Dried Giant White Corn
Giant White Corn is also known as Peruvian corn or Cuzco corn, due to its origin in the Peruvian Andes. The large kernels are chewier, starchier and less sweet than typical sweet corn.
Ready to use. Add directly to recipe.
Storage & handling
Store in a dry, cool place.
Giant white corn is grown solely in specific regions of the Andes Mountains in Peru, in the provinces of Colca and Urubamba (the Sacred Valley of the Incas). It dates back to at least 1200 B.C., when ancient farmers selected crops for extra-large kernels and effectively created a new variety of corn, which has since adapted to the region's varying terrains and climates.
If harvested fresh, giant Peruvian corn is called choclo. If allowed to dry, it is often ground for masa, processed with lime to make hominy or toasted and salted to make a traditional Peruvian snack called cancha. Farmers still dry it according to an ancient custom that involves a night frost and 45 days of sunshine before removing the kernels from the ears.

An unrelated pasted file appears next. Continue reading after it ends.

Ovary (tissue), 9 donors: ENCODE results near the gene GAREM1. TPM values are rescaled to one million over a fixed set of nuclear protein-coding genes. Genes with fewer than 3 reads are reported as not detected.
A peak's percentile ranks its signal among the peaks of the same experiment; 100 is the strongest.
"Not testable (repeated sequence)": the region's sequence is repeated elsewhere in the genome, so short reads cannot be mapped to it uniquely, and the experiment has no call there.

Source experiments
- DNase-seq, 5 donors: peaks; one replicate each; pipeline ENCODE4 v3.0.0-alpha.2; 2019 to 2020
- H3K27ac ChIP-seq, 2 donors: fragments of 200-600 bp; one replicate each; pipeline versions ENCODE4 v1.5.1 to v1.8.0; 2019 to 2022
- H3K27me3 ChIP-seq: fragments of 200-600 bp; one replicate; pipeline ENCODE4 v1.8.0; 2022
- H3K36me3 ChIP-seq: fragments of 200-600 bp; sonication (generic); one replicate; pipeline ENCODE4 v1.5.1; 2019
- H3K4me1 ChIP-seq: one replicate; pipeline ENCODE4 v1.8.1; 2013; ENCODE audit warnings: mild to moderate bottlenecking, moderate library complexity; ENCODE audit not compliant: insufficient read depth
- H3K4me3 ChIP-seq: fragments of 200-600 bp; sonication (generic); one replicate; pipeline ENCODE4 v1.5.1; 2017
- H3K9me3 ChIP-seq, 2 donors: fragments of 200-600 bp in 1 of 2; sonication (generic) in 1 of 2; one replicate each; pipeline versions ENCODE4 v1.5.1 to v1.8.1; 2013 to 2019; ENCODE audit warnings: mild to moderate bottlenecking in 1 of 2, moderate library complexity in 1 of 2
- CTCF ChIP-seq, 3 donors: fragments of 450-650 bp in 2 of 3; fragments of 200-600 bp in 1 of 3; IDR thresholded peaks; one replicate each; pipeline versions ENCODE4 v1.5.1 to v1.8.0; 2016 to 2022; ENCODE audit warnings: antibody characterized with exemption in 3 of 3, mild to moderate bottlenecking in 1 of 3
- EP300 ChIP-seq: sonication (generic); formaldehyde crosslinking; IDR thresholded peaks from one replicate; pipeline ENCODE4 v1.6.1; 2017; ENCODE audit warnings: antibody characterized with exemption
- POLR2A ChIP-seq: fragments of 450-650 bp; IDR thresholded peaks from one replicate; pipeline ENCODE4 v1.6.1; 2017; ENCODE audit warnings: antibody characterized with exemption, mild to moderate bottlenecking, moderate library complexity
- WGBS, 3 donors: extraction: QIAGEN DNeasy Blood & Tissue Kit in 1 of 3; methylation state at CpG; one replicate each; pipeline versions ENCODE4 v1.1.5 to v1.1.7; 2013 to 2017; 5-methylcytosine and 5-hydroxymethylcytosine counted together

Giant white corn is closely associated with indigenous Inca culture, in which it long held a mythical status and was used in food preparation for solemn occasions. Today, it is exported primarily as a snack, but it appears frequently in Peruvian dishes such as pepian, a stew made from the grated corn kernels, and soltero, a dish combining the corn with beans, onion and cheese. It's also used to make tamales and another traditional corn-based pastry called humitas, and is the main ingredient in a range of fermented and non-fermented drinks, collectively referred to as chicha.
Pozole is a traditional, savory, hearty stew from Mexico. We make it by slowly simmering Giant White Corn with ham, herbs and oftentimes dried chiles. We recommend lightly toasting the New Mexico Chiles to bring out their natural flavors and to add a pleasant slight smokiness to the stew.